If you don’t see good choices on the menu, many restaurants can make a custom meal with some advanced notice.  Vegetables with grilled meat is a solid choice for most people, as is vegetables with beans, tofu and/or a whole grain.

Skip the bread on burgers or sandwiches and skip the fries. Substitute with vegetables or fruit.

Portion sizes at restaurants can be large. Don’t feel like you need to eat the whole meal. If you’re staying in a place with a refrigerator, you can bring leftovers back for a snack or meal later.


Find a Grocery Store

Even healthy restaurant food can feel heavy and excessive when you’re eating out three meals a day. Buying ingredients at the grocery store for a light meal, or replenishing snacks, is a great way to keep eating healthy foods and save money at the same time. Salads with protein are a great choice – just opt for vinegar and oil and not salad dressings with a lot of sugar.


At the Hotel

Many hotels have rooms with mini-refrigerators and microwaves. This allows you to put together some healthy meals in your hotel room, especially breakfast and lunch.

Some hotels have a complimentary breakfast. Continental breakfasts often have only high-carb options, such as cereals, pastries, bagels, muffins, toast, oatmeal and juices, which will send you on a blood-sugar roller-coaster. Steer clear of these, and instead look for hotels that serve a hot breakfast with more protein and staying-power. Some serve eggs and breakfast meats.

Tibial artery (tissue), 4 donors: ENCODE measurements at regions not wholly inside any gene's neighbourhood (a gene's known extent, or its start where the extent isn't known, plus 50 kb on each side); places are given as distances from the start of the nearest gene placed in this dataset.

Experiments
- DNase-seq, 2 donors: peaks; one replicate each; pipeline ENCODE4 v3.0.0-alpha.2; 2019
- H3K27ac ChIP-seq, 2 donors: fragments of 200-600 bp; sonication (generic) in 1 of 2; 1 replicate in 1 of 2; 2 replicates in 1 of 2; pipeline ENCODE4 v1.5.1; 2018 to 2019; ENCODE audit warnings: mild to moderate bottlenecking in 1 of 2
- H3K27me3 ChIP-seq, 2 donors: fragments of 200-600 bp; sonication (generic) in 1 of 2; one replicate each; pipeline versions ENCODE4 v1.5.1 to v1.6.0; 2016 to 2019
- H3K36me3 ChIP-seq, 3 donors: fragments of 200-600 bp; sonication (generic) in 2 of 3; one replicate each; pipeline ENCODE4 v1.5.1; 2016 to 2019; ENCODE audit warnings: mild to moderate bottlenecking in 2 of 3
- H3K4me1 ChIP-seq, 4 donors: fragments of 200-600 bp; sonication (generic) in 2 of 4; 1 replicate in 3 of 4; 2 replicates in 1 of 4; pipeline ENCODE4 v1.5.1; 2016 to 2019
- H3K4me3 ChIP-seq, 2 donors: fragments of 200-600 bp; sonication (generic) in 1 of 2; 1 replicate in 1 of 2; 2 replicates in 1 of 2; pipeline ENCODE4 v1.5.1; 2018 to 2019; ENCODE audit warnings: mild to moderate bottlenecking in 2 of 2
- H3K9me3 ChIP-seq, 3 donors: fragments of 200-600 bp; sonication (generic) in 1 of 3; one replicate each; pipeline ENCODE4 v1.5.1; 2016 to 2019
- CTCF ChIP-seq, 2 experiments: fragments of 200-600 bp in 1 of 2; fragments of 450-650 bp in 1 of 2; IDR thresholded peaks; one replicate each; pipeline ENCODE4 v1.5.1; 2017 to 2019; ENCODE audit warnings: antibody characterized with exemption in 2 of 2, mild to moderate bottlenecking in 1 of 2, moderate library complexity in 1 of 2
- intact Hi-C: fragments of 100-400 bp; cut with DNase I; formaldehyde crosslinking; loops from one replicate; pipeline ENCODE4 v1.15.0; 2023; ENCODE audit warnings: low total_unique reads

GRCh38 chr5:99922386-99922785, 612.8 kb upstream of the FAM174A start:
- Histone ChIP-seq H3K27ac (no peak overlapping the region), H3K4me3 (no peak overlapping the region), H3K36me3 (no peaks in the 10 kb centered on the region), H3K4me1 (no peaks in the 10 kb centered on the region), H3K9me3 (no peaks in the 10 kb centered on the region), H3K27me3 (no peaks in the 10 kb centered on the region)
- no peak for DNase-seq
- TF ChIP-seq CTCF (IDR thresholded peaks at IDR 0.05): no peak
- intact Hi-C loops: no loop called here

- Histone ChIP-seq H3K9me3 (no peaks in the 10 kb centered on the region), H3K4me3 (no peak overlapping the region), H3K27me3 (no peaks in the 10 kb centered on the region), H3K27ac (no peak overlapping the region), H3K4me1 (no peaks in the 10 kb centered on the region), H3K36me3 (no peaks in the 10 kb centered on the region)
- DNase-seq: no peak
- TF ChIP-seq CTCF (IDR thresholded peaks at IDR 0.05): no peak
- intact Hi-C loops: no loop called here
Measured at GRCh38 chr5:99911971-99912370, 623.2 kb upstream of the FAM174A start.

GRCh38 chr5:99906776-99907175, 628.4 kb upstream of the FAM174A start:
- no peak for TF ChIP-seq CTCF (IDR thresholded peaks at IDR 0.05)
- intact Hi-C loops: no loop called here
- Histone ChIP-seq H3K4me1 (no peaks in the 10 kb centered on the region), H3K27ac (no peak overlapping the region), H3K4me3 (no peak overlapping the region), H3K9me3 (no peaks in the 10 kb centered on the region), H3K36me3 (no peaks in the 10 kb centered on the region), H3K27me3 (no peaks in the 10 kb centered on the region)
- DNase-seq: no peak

If you’re staying for a longer time, you could consider renting a condo or home with a full kitchen so that you can prepare many of your own meals during your trip.


Enjoy Yourself!

If you’re on vacation, you may want to splurge on some less healthy foods. Give yourself permission to have some dessert, an adult beverage or chips, and enjoy it. If you’re eating healthy foods at least 80% of the time, you can allow yourself to enjoy indulgences.

However, if you’re a frequent traveler for work, you’ll want to be careful about too much splurging. Save that for more recreational trips. If you fall into this category, you may also find yourself having to watch your fellow employees make unhealthy choices. This can be a challenge, but focusing on feeling clear-headed and focused makes your healthy choices well worth sticking to.


What about Traveler’s Constipation?

Constipation is a common problem among travelers. Being inactive in the car or on airplanes, plus changing your eating and sleeping routine, changing time zones, and rooming in close quarters with other people – can all add up to a sluggish digestive system.  What are some tips for avoiding this?

  • Hydrate! Continue drinking water while in transit. This may mean that you’ll have to make more bathroom stops along the way. That’s ok!
  • Exercise. Try to get out for walks every day. If your hotel room has a gym, use it. Plan activities that include some exercise. This helps keep things moving.
  • Eat high fiber foods. Make sure to have a couple of servings of vegetables at most meals. Add other high-fiber foods such as beans, whole grains, nuts and seeds.  Fiber plus plenty of water goes a long way in keeping you regular.
  • Bring a probiotic supplement with you. A daily probiotic helps with regularity.
  • Don’t hold it in! If you feel the urge to go, don’t wait. This will just make it harder to go later when you think the circumstances are better.  People poop. It’s a fact of life.


With a little forethought and pre-planning, you can stick to your normal healthy eating plan while traveling.